countries’ particular conditions. 3
Overview of census modalities
i) The classical approach: a census conducted in a single one-off
operation (usually by complete enumeration) comprising the
universe of agricultural holdings.
ii) Modular approach: comprises: a) a core module undertaken by
complete enumeration including all relevant frame items and
eventually other items; and b) supplementary modules conducted
using sample enumeration.
iii) The integrated census and survey modality: integrates a
multi-year programme of censuses and surveys. One option is
AGRIS, a modular survey programme which has to be
articulated with the agricultural census programme and
conducted on an annual basis between two censuses.
iv) Use of registers as a source of census data: registers and
other administrative sources are used as a source of census data in
combination with field data collection. 4
Comparison of census modalities
Classical Modular Integrated
Use of registers
a) core module
a) census core module
b) rotating thematic
One or more field
operations and use
of admin sources
required at the
level, and those to
establish frames for
Census core module
required at the lowest
level, and those to
establish frames for
Census items are
field operation and
use of administrative
core module and
for census core module
for rotating thematic
Alternative census modalities
• The classical approach is the most extensively used census
modality. However, more and more countries would use
alternative census modalities in the near future.
• There are important reasons for using other census
i. budget limitation for census;
ii. need to produce more frequent and timely agricultural
iii. fast growing digital and mobile technology;
iv. increasing availability and access to data from
administrative sources and technical capacities to
handle such data;
v. reluctance of some population groups to participate in
the census and need to reduce respondent burden. 6
Some common issues for any
Identify data content of the census:
The minimum requirement for a census, is to include
all essential items, in order to enable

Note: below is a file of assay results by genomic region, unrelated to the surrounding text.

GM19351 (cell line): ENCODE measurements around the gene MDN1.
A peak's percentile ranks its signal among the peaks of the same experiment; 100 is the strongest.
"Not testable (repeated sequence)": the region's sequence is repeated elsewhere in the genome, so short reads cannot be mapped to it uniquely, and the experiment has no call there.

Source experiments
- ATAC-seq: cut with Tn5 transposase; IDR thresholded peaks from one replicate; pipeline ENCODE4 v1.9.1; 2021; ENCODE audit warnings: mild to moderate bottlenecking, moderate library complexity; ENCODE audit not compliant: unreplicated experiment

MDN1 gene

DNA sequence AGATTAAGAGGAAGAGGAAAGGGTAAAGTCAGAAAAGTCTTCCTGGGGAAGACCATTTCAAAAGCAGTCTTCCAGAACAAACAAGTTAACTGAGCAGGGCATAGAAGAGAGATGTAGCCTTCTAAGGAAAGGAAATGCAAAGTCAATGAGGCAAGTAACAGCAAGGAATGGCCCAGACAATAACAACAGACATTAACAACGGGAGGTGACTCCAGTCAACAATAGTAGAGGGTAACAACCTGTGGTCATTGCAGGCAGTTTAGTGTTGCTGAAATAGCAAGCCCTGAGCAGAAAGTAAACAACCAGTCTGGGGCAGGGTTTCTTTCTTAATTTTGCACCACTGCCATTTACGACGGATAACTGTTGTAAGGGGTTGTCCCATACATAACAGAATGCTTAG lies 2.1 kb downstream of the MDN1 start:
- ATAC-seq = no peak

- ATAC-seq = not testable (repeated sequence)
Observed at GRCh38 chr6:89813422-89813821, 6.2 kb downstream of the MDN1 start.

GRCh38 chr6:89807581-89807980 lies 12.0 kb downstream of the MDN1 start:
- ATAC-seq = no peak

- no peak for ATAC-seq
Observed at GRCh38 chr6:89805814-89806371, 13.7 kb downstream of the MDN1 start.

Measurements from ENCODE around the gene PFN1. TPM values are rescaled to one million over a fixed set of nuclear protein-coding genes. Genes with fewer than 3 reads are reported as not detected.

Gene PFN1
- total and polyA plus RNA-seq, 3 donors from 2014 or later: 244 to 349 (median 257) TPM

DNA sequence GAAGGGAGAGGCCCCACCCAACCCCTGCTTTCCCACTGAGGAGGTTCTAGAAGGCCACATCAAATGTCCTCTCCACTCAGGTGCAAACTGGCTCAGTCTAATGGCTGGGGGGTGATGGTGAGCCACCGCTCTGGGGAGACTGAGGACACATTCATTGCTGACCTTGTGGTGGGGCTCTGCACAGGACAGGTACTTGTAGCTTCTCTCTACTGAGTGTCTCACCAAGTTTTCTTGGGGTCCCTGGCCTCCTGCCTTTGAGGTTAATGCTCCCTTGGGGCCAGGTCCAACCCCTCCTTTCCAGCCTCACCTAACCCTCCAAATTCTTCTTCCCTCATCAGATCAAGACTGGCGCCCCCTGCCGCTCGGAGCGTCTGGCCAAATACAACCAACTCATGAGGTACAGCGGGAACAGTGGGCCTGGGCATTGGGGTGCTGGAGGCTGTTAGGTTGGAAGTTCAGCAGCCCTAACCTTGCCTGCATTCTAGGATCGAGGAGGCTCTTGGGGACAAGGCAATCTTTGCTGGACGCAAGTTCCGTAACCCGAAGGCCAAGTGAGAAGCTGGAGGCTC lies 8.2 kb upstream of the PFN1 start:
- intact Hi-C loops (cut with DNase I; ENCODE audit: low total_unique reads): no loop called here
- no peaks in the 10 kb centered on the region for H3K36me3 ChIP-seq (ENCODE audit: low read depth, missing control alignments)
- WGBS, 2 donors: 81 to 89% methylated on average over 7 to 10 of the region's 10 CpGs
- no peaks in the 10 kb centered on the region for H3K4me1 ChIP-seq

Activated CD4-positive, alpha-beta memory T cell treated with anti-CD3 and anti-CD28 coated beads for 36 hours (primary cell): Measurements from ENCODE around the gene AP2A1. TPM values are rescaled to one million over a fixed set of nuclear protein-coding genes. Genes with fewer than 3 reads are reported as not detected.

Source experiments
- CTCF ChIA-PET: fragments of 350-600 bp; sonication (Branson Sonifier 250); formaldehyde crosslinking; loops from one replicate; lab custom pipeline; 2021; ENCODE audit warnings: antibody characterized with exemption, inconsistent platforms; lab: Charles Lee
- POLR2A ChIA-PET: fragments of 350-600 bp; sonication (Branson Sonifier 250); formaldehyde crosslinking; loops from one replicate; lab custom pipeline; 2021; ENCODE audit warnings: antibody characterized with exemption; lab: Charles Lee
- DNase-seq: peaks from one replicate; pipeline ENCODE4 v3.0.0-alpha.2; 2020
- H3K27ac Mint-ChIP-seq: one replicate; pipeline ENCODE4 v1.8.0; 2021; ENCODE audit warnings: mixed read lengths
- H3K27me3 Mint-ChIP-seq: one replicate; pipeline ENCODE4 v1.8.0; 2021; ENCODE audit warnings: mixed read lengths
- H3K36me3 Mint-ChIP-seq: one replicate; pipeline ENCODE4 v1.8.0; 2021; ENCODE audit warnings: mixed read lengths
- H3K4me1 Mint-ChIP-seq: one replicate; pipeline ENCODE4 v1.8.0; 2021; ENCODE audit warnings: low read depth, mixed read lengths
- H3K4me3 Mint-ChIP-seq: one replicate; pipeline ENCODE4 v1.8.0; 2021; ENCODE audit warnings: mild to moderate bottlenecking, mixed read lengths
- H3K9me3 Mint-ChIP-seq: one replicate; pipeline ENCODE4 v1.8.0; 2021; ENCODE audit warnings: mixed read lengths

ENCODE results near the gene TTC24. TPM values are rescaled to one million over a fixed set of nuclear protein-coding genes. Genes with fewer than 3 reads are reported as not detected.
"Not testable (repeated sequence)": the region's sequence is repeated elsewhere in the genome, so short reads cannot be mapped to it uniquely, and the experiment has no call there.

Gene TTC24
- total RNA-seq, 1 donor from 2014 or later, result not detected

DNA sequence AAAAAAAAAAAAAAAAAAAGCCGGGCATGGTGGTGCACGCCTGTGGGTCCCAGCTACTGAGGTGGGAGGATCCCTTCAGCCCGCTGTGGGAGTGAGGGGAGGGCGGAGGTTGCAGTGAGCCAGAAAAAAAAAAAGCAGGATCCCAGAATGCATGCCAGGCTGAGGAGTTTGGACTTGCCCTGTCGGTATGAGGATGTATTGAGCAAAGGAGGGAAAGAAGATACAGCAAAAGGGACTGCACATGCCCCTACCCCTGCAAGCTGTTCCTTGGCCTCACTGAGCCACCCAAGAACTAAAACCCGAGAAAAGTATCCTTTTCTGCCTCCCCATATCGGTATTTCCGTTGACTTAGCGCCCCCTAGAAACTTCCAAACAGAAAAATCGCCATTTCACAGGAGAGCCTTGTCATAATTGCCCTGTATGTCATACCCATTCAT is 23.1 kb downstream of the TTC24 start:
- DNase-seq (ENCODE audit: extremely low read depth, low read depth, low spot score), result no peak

national/international comparison and frame items for
census modules or/and follow up surveys.
The final list of census items should be established in
consultation with main stakeholders depending on
country’s requirements, availability of reliable
administrative and other data sources, financial and
In countries with well-developed registers, the use of
administrative data sources (ADS) to cover census
data items should be considered. 7
Some common issues for any census
The frame for the census must be carefully
established to ensure that all holdings are
covered with no omissions or duplications.
Use of sample enumeration
efficiency considerations (precision versus costs);
desired level of aggregation for census data;
use of the census as a frame for ongoing sample
data content of the census;
capacity to deal with sampling methods and
subsequent statistical analysis based on samples.
Some common issues for any
census modality (cont’d.)
Use of thresholds
◦ In many countries, a minimum size limit
is adopted for holdings included in the
◦ The rationale for this could be:
in the country there is a large number of
very small holdings which make a
marginal contribution to total agricultural
their inclusion in the census greatly
increases the workload and census budget.
1. The classical approach
• It is conducted as a single one-off operation in
which all the census information is recorded. It
also includes the short-long questionnaire
• All items collected at the lowest geo/admin level.
• Can be conducted by complete enumeration,
sample enumeration, or by a combination of both.